“It’s 1940. How do you shoot this here newfangled Kodachrome?”


I found some interesting reading materials — relating more to the Kodachrome component — in the McGill library stacks last night (which, respectfully said, pales in breadth and availability to the UofT stacks).

Of particular note are two books from the early 1940s on teaching photographers how to use Kodachrome film. In retrospect, it’s a bit darling to look over 128 and 232 pages, respectively, of “this is how you do it” tutorials on using what many photographers later came to take for granted.

KODACHROME AND HOW TO USE IT [Levon West, 1940]
The first, published by Simon & Schuster, is Kodachrome and How to Use It by “Ivan Dmitri” — a photography pseudonym for artist Levon West. West was a graduate of the University of Minnesota and strove to bring a legitimacy to photography as an art form, rather than as mere means of documentation, commerce, or vanity portraiture. While given the name Ivan Dmitri at birth, West’s Armenian family had moved to North Dakota when he was still young, and the family Americanized their names shortly thereafter. He retained his birth name as a pseudonym for his photography work while using his legal name for other installations.

Canadian photographer Yousuf Karsh stressed the importance that West brought in pressing the “art” question for photography: West compelled to bring this question to the public in 1959 by convincing the The Met in New York to showcase an art exhibit on photography as a creative medium (Travis 2009, 27).

A flip-through of Kodachrome and How to Use It reveals a remarkable tour for the creative, aesthetic, and technical thought processes behind the selected photos used for this guide. It is reminiscent of what Ansel Adams would later bring to black-and-white technical photography (cf. The Negative). Most have details on exposure times, focal lengths, apertures, ambient conditions, filters used, and shooting locations.

Example photo panel from West (photo: Anton Baumann)

Example panel from West
(photo: Anton Baumann)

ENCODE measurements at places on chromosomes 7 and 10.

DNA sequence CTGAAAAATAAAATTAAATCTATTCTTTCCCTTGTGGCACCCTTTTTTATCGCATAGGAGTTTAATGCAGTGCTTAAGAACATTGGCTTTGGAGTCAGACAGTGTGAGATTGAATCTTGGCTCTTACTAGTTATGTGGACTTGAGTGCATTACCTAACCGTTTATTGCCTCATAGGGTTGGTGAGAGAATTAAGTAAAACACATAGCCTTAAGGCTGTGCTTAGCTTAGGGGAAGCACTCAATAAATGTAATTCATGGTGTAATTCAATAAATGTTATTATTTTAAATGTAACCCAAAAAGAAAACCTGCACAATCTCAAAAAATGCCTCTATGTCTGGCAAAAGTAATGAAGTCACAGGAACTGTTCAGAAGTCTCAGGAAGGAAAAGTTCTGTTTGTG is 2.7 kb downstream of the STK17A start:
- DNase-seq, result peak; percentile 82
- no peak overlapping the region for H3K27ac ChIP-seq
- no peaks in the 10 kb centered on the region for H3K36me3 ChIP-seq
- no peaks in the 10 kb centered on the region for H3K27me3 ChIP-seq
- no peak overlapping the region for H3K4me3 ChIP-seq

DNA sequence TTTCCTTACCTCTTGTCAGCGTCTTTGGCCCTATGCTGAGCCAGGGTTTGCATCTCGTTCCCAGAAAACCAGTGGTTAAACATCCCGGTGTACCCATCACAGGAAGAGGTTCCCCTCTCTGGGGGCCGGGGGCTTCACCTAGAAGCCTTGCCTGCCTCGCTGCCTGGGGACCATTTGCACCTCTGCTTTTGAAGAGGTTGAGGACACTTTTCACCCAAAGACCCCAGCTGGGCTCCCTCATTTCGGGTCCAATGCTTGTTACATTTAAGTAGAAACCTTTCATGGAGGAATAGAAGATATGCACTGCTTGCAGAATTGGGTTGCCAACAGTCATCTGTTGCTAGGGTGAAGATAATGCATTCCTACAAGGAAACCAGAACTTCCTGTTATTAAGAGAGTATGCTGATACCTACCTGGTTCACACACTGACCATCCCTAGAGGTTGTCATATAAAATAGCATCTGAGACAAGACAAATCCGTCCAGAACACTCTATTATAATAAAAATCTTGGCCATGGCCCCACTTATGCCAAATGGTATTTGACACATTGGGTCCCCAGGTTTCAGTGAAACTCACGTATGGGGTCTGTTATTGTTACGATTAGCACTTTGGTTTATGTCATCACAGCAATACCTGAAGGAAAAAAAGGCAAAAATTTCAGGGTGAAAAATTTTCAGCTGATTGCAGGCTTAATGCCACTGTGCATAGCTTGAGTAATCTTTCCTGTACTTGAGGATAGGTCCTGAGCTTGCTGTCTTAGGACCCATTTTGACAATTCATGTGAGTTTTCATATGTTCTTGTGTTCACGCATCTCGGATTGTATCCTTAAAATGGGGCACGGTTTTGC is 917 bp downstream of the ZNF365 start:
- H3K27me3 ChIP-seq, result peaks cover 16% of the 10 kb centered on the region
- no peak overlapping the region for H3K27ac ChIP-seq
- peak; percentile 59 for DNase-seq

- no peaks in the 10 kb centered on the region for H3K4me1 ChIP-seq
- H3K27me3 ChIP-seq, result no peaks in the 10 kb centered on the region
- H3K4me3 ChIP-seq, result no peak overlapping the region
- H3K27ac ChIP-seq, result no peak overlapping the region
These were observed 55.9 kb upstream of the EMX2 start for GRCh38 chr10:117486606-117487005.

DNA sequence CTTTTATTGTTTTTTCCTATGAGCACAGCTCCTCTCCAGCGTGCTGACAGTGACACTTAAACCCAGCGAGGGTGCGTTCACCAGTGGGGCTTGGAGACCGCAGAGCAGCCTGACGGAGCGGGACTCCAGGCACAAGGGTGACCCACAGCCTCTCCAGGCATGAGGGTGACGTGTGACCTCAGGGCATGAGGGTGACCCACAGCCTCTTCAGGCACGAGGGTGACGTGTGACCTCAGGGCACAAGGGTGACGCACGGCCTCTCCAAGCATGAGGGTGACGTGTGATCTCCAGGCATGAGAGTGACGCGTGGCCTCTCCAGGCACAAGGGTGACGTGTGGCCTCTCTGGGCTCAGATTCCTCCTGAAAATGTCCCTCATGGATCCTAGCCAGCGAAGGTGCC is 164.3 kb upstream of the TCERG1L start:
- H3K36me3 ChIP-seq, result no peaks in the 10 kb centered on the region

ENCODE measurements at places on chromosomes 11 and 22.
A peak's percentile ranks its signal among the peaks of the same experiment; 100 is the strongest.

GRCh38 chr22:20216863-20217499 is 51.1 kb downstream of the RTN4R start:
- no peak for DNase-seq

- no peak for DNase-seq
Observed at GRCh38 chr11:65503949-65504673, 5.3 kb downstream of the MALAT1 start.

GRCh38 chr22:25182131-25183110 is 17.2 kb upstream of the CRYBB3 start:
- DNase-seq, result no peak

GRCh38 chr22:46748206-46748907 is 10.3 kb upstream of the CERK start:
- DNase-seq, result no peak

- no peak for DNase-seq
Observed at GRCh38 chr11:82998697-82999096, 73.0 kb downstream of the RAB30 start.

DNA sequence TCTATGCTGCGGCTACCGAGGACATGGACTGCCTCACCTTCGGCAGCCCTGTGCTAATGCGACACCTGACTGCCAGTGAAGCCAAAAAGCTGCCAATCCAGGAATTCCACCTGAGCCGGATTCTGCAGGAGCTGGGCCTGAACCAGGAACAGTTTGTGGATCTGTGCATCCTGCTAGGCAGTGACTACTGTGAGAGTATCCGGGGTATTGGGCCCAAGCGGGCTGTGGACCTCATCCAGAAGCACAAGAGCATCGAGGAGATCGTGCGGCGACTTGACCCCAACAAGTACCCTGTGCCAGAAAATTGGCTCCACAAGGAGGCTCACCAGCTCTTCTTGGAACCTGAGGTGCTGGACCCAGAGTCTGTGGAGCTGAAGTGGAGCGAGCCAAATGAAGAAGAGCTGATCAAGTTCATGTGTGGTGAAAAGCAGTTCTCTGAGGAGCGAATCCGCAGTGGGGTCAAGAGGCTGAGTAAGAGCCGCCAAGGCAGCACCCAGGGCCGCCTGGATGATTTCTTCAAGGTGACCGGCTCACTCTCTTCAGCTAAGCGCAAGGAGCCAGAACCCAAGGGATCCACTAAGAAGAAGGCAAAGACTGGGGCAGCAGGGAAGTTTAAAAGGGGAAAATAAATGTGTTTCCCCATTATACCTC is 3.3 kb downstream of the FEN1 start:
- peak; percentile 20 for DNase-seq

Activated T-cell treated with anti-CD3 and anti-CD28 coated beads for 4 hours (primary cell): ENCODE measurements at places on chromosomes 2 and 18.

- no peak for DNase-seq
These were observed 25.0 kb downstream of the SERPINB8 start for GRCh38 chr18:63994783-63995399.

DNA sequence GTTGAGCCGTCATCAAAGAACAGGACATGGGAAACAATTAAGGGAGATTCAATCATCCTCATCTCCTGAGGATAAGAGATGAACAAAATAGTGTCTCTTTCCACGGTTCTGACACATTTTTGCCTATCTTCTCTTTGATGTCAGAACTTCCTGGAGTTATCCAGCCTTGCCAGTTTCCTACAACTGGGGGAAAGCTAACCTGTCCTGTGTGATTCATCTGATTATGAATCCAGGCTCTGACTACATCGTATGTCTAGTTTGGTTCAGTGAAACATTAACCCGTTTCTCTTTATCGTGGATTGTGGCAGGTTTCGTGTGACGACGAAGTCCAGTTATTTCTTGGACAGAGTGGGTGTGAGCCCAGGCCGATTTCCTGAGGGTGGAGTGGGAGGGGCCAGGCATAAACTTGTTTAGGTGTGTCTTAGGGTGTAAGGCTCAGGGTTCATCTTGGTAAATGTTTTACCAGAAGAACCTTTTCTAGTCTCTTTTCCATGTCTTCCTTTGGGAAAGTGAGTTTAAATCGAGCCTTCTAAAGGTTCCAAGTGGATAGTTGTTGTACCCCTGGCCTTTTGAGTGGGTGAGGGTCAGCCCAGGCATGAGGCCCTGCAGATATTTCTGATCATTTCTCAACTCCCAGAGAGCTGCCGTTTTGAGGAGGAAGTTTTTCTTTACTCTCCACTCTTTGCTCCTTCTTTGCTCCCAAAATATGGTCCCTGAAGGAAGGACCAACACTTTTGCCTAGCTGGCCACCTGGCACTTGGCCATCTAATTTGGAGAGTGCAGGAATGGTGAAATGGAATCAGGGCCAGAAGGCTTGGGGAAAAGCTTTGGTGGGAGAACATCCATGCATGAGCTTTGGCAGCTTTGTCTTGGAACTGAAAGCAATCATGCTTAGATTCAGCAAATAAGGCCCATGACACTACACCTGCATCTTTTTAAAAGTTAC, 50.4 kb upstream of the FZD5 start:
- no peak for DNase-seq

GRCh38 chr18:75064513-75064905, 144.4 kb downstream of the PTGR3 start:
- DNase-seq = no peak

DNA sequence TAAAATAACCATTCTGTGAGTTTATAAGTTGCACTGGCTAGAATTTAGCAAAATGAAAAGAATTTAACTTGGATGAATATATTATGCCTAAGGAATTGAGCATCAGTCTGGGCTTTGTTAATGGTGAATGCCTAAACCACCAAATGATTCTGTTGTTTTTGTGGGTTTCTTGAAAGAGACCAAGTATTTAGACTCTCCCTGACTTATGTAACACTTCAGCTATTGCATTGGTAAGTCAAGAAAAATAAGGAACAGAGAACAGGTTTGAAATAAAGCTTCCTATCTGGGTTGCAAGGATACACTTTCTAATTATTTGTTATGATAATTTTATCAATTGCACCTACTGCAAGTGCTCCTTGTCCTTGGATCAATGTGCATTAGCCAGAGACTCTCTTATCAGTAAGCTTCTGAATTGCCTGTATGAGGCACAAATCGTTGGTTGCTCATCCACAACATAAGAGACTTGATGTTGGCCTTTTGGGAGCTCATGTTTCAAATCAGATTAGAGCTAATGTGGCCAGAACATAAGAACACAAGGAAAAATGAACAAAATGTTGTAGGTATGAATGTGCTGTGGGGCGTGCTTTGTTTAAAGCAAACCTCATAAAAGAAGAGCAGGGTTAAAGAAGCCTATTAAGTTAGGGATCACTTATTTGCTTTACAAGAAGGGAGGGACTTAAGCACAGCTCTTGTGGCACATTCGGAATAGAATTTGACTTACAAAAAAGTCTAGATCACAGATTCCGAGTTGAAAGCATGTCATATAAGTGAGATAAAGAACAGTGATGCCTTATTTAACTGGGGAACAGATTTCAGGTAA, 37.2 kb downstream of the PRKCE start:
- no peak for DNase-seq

(opposite Baumann photo, p. 47)

Facing panel from West
(opposite Baumann photo, p. 47)

Contributions come from a number of photographers (though most are by “Dmitri”). But what is perhaps most striking about this book is that every subject image is in colour and shot with Kodachrome. Many of the shots are clearly made not in 35mm, but with large format sheet film — which Eastman Kodak manufactured for 13 short years (leaving generations of subsequent photographers eternally envious of those predecessors fortunate enough to work with it). Kodachrome sheet film is what many photographers for the U.S. government were using for their World War II propaganda and Works Progress Administration documentary series.

That West made heavy work of sheet Kodachrome for a book published in 1940 — so soon after Kodachrome’s chemical stability issues were resolved in 1938 — is in itself a novel accomplishment. While the primitive, four-colour process offset printing for this book limits how well the original transparencies probably looked (if not still, wherever they may now be), it’s evident that the film used was made after Kodak figured out those image stability problems. The subjects are global in scope, though most are of the Americas (two photos were from Canada: one of Lake Louise, Alberta; the other Saint-Jovite, Québec). Many of the subjects are in outdoor, in situ settings without artificial lighting or studio equipment.